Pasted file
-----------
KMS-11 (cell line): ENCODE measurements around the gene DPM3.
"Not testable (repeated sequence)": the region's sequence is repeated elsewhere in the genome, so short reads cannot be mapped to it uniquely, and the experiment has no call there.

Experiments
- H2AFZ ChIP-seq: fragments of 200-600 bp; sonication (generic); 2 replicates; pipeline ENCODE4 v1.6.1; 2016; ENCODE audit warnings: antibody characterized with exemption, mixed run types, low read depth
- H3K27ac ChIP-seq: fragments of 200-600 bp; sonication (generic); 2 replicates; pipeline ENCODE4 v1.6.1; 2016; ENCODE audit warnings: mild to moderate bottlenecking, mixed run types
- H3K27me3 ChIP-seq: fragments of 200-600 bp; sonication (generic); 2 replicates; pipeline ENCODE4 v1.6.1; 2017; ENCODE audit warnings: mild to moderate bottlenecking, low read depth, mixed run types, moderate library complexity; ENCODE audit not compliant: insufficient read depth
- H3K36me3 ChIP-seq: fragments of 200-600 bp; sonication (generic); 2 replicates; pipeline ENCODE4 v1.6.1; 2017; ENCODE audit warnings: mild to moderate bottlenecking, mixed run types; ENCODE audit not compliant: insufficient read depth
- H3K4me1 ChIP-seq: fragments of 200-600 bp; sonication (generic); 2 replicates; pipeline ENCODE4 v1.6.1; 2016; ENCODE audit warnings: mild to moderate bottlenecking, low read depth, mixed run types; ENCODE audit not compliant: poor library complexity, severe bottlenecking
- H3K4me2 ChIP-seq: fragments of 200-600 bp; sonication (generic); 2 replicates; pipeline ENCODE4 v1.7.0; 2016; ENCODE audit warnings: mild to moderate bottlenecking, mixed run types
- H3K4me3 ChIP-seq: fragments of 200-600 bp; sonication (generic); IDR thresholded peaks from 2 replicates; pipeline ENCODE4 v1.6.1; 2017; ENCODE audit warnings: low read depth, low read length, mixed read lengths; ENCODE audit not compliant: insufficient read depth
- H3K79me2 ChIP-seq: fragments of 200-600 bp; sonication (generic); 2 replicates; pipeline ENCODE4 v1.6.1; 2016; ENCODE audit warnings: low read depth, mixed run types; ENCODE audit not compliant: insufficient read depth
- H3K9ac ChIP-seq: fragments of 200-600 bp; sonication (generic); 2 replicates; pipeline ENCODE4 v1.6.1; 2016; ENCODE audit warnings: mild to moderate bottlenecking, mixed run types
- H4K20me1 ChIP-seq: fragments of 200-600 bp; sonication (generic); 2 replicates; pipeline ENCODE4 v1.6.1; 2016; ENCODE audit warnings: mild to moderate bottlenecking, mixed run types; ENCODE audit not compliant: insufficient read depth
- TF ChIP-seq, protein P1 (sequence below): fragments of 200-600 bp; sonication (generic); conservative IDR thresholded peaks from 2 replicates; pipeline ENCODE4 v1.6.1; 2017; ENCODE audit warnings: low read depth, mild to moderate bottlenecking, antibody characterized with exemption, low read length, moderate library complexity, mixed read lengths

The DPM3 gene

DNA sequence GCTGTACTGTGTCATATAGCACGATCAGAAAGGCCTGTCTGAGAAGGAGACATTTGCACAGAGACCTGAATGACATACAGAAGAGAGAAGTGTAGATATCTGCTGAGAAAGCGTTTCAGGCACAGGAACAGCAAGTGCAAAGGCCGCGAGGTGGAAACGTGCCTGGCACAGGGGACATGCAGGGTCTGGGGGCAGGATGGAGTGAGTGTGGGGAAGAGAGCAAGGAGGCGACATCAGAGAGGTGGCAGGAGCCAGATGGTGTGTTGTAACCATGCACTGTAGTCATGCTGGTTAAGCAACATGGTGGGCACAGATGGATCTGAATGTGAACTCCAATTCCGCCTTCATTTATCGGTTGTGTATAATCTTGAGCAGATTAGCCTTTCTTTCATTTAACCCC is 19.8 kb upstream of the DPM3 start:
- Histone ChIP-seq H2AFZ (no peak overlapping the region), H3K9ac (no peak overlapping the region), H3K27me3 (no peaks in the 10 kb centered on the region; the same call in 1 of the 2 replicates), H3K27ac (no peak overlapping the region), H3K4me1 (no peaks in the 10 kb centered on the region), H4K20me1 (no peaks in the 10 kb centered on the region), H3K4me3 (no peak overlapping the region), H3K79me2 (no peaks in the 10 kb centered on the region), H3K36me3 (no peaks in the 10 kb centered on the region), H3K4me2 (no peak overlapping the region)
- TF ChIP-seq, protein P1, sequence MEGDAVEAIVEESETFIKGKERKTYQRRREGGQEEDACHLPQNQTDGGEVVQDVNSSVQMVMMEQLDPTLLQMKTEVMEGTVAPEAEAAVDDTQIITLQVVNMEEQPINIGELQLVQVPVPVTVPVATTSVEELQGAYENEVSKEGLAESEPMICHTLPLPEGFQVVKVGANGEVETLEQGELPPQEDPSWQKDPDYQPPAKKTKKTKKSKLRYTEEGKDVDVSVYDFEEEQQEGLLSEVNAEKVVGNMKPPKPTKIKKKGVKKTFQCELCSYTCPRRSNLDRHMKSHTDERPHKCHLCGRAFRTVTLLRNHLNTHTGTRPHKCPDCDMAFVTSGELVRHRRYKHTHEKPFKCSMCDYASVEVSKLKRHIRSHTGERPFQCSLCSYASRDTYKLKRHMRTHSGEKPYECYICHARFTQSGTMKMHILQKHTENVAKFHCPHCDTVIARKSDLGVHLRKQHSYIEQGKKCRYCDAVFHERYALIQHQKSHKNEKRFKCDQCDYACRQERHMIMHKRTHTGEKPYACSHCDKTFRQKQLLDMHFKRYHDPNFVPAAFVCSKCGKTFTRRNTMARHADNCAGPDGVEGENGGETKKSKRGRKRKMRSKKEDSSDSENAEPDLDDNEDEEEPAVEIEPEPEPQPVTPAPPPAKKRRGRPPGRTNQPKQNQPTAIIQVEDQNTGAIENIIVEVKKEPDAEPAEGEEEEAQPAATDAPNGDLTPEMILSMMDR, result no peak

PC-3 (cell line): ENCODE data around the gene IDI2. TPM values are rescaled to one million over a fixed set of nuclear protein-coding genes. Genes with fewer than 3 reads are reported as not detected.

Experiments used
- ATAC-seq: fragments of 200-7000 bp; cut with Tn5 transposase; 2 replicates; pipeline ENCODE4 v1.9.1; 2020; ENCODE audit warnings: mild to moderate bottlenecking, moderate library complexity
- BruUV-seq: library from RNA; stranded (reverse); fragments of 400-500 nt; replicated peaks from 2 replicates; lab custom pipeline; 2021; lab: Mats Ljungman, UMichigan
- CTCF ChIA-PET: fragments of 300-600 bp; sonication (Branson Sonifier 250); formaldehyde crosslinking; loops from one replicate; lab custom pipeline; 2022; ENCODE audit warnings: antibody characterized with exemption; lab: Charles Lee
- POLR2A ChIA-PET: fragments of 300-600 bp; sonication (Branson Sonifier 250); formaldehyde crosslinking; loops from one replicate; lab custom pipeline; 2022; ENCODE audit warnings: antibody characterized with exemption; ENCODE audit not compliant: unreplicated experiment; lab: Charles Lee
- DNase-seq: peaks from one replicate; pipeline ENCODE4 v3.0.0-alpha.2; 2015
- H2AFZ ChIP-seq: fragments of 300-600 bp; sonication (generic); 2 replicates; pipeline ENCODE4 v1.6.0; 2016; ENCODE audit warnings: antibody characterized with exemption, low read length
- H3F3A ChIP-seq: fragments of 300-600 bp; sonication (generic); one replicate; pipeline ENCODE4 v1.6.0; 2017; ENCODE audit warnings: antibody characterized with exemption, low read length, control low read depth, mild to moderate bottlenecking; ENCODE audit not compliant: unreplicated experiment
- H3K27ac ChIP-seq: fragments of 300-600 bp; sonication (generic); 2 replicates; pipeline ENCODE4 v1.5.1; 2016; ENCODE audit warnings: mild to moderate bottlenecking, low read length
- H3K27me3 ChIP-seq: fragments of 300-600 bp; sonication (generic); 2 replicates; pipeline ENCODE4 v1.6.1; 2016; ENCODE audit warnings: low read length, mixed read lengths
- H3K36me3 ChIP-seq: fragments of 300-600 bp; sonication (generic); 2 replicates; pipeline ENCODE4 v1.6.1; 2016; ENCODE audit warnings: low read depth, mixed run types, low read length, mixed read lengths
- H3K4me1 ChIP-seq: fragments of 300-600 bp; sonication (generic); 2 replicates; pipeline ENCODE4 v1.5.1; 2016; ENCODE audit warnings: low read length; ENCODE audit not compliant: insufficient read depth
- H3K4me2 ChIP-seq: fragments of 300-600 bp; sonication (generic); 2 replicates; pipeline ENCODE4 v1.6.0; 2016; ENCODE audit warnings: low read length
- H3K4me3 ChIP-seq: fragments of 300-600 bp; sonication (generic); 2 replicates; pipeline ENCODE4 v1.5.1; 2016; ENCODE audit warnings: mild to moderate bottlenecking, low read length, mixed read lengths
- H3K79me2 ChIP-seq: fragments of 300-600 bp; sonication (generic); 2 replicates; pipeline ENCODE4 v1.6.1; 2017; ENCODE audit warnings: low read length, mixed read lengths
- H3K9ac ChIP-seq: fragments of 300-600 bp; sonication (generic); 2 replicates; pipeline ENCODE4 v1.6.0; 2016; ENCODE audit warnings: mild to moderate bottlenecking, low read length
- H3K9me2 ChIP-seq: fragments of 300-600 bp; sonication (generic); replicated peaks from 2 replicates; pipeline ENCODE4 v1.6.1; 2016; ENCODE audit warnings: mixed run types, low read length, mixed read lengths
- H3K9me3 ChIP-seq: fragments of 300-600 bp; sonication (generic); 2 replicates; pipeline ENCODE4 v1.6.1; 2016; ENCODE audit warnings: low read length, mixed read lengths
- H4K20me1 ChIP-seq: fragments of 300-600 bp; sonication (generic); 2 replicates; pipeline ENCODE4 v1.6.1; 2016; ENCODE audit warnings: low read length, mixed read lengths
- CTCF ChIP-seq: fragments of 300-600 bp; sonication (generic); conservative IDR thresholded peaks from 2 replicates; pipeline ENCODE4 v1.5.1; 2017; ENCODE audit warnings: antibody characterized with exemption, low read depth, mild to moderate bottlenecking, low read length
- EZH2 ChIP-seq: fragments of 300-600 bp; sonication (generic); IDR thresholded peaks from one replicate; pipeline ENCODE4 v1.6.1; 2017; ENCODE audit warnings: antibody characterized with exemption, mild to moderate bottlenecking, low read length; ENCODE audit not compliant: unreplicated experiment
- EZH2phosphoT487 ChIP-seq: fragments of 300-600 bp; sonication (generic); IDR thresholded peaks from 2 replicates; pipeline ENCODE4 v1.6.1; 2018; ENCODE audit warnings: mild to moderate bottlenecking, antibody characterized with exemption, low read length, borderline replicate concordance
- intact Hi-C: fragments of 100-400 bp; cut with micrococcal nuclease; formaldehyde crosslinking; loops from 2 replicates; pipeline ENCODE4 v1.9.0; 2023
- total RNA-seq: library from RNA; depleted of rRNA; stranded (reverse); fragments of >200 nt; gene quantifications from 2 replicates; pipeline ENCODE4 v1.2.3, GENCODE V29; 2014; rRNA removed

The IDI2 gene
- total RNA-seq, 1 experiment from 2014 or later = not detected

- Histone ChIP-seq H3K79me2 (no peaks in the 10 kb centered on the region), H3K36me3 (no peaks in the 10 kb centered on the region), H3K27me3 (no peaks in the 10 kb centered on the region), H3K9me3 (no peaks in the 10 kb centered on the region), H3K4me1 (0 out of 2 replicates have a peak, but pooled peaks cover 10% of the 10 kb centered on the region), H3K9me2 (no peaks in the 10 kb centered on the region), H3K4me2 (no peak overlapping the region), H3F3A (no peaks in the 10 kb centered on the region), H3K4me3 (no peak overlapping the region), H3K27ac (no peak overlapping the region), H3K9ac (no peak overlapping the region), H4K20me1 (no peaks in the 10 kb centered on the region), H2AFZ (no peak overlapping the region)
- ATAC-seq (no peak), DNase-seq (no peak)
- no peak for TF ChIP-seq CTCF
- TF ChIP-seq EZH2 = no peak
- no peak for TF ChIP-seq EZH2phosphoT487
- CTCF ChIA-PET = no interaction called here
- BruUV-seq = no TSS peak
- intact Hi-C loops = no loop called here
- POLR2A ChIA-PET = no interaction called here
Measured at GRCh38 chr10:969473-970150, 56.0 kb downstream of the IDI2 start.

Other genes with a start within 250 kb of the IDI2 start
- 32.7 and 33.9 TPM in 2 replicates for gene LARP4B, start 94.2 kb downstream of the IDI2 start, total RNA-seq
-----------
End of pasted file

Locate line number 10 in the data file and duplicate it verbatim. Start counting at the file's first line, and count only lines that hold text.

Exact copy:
- H3K4me3 ChIP-seq: fragments of 200-600 bp; sonication (generic); IDR thresholded peaks from 2 replicates; pipeline ENCODE4 v1.6.1; 2017; ENCODE audit warnings: low read depth, low read length, mixed read lengths; ENCODE audit not compliant: insufficient read depth